China Can’t Back Down
Hong Kong’s protests demonstrate that it was never going to work
The seeds of what is going on in Hong Kong today, with tear gas being used on local protesters apparently for the first time in history and student heads being busted by police, were sown in 1997 with the promulgation of the territory’s Basic Law, the foundation document that is supposed to govern Hong Kong for 50 years.
There was never going to be a time, in retrospect, when Beijing could accept universal suffrage for Hong Kong despite the promises in the Basic Law. That is because, despite the enormous uplift of China’s 1.3 billion people since Deng Xiaoping began to open the country to new economic ideas, it remains a communist dictatorship. Dictatorships by their nature can’t back away in the face of provocation.
That is especially true of Xi Jinping, who since he was named to head the politburo, has been out to demonstrate that the two weeks he once spent on an Iowa farm when he was a teenager didn’t make him into a democrat.
Accordingly, unlike in the past when police tolerated the largely irrelevant Occupy Central movement and its tents under the HSBC building and other spots, troopers clad in riot gear are gassing and pepper spraying student protesters to stop them from blocking traffic on main roads in and around the Central business district. Those who run the Hong Kong government are a vivid demonstration of why the city needs to pick its own leaders, not be handed a slate of loyalists from Beijing.
The differences in perspective between Hong Kong and Beijing are enormous and unbridgeable. What the country’s leaders in Zhongnanhai see and fear is an ungrateful upstart. And, in the inevitable calculus of relationships between large, totalitarian governments and small democratic economies, the large, totalitarian government is going to win, no matter how many student heads are busted before that happens.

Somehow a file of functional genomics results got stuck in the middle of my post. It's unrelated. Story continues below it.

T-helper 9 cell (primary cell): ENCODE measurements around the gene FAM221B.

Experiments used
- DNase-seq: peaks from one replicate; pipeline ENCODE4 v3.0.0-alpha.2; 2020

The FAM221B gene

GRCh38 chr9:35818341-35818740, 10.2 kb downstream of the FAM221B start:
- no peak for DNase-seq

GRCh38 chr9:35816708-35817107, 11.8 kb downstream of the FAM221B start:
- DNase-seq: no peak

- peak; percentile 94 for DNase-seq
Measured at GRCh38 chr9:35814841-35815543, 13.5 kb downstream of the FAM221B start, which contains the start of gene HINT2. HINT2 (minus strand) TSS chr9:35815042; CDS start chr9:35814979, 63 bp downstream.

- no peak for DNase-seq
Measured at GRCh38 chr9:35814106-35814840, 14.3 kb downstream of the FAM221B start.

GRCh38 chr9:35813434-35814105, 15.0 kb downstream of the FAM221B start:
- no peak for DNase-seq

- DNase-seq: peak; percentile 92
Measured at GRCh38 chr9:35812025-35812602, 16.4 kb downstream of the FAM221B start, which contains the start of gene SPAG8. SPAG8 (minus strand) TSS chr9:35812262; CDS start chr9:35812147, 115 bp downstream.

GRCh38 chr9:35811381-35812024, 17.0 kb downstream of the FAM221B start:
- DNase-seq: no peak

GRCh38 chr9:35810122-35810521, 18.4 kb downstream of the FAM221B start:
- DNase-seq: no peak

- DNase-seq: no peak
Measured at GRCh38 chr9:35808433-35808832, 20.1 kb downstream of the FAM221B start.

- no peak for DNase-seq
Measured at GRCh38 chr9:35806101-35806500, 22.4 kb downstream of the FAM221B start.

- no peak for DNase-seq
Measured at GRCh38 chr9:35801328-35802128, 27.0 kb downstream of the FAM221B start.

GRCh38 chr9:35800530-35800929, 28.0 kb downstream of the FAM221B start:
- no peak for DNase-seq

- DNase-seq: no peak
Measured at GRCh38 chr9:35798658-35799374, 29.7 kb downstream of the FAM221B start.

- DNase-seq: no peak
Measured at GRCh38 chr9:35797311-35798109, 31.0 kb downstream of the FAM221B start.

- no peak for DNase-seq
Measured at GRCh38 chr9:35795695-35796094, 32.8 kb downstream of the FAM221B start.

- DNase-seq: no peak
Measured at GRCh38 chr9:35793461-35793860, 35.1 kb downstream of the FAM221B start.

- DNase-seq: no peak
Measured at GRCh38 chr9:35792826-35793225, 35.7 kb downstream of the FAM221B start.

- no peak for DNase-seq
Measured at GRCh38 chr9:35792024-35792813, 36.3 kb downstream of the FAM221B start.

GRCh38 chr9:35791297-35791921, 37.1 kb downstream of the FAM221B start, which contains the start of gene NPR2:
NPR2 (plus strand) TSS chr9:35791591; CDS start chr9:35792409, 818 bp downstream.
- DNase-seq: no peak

There was a naïve hope, in 1997, that China would absorb some of the principles left over from 152 years of British rule, which included a fair judiciary, the rule of law and tolerance for civil liberties that were real and tangible despite the fact that, as the critics say, the colonials themselves also never granted the territory’s citizens the right to vote.
China has absorbed nothing democratic. It has absorbed instead the lessons of Tiananmen Square in 1989, when the murder of students put a black eye on the government that lasts to this day . Instead, Beijing if anything, has hardened its stance on domestic protesters to make sure nothing like that happens again — including in Hong Kong.
The leaders in Beijing seem to have lost respect for the city’s open economy and society partly because of conditions of their own making. In 2003, China gave Hong Kong the Closer Economic Partnership Agreement, a generous free trade act that provided a major economic lifeline for the city. Mainlanders responded by moving their (often illegally gained) assets into Hong Kong property, and pouring money into branded boutiques for items that escape Beijing’s tax authorities. Beijing sees, meanwhile, is a city where its crooks could find a bolt hole – at least until Hong Kong literally becomes just another city on the Pearl River Delta, at which they will have to move their cash again, perhaps to the British Virgin Islands.